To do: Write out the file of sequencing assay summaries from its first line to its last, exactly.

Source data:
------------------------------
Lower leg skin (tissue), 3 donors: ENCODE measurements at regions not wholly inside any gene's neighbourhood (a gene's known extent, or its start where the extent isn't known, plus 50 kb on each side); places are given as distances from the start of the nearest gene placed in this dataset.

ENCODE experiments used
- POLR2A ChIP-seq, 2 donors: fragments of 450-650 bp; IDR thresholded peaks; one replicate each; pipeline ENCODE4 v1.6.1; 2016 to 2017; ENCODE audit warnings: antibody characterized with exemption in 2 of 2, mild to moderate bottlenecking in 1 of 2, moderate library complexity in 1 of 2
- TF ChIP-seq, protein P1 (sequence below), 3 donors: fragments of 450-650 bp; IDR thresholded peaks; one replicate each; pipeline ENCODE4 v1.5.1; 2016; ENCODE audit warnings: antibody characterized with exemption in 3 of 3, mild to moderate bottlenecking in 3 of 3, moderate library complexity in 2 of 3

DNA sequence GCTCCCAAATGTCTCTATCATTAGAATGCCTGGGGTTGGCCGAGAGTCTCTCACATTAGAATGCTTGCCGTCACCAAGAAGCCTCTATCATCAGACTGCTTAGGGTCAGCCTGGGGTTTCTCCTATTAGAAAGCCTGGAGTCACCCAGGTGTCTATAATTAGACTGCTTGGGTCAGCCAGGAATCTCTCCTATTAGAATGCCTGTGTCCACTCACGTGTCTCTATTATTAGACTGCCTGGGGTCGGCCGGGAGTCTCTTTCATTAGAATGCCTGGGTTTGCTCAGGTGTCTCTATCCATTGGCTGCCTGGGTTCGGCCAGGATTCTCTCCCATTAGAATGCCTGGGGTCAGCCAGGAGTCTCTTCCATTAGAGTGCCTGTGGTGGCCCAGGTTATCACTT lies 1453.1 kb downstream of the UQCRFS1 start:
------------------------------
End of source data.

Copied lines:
Lower leg skin (tissue), 3 donors: ENCODE measurements at regions not wholly inside any gene's neighbourhood (a gene's known extent, or its start where the extent isn't known, plus 50 kb on each side); places are given as distances from the start of the nearest gene placed in this dataset.

ENCODE experiments used
- POLR2A ChIP-seq, 2 donors: fragments of 450-650 bp; IDR thresholded peaks; one replicate each; pipeline ENCODE4 v1.6.1; 2016 to 2017; ENCODE audit warnings: antibody characterized with exemption in 2 of 2, mild to moderate bottlenecking in 1 of 2, moderate library complexity in 1 of 2
- TF ChIP-seq, protein P1 (sequence below), 3 donors: fragments of 450-650 bp; IDR thresholded peaks; one replicate each; pipeline ENCODE4 v1.5.1; 2016; ENCODE audit warnings: antibody characterized with exemption in 3 of 3, mild to moderate bottlenecking in 3 of 3, moderate library complexity in 2 of 3

DNA sequence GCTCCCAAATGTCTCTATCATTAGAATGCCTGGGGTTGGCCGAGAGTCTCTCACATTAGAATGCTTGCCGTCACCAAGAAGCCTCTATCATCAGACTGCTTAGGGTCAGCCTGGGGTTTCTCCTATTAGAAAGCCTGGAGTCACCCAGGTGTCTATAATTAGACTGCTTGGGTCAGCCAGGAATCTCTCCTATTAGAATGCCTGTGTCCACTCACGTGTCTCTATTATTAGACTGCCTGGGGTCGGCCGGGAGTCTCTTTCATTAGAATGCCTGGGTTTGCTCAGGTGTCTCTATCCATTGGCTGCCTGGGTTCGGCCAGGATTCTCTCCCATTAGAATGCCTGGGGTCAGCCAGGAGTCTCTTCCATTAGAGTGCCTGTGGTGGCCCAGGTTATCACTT lies 1453.1 kb downstream of the UQCRFS1 start: